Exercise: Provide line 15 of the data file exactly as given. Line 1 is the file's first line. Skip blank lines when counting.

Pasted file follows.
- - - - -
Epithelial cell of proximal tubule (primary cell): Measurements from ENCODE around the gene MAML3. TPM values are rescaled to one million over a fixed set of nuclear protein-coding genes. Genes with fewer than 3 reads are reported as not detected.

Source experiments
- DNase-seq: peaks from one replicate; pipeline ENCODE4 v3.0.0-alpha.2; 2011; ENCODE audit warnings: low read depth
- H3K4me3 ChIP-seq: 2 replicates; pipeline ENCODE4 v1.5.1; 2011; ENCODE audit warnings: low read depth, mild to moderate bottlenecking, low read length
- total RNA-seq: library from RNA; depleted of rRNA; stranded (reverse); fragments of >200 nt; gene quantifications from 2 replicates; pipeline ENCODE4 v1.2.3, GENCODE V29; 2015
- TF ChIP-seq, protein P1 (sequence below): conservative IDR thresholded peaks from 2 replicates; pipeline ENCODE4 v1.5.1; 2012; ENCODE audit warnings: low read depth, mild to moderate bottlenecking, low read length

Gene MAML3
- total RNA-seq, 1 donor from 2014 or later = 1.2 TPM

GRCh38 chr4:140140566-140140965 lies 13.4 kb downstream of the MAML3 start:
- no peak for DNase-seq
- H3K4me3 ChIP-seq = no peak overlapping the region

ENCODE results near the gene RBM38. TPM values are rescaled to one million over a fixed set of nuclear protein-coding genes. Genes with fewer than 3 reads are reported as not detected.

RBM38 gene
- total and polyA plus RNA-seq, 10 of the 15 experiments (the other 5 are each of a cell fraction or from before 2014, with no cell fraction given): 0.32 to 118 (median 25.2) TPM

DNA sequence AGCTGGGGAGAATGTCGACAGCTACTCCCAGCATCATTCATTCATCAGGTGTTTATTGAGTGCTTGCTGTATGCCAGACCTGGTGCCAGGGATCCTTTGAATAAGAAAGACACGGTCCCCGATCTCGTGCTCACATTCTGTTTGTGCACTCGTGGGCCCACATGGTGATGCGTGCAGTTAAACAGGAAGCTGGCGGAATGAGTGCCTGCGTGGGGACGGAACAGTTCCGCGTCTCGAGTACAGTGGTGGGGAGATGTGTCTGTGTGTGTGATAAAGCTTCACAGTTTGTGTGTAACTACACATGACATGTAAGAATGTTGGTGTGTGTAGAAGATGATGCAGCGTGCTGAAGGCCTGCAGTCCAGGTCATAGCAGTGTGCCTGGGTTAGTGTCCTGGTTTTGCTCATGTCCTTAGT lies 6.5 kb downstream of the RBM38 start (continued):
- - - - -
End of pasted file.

DNA sequence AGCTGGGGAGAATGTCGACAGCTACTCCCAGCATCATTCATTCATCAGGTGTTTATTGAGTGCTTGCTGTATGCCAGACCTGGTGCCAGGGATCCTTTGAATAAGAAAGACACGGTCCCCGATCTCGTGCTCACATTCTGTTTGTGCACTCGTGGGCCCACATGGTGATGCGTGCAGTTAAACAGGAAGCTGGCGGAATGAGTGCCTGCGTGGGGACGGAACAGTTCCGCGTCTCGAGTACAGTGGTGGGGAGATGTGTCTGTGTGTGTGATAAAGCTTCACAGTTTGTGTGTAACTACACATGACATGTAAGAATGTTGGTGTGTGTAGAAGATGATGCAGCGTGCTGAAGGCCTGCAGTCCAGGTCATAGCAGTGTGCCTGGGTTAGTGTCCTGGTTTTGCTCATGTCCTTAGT lies 6.5 kb downstream of the RBM38 start (continued):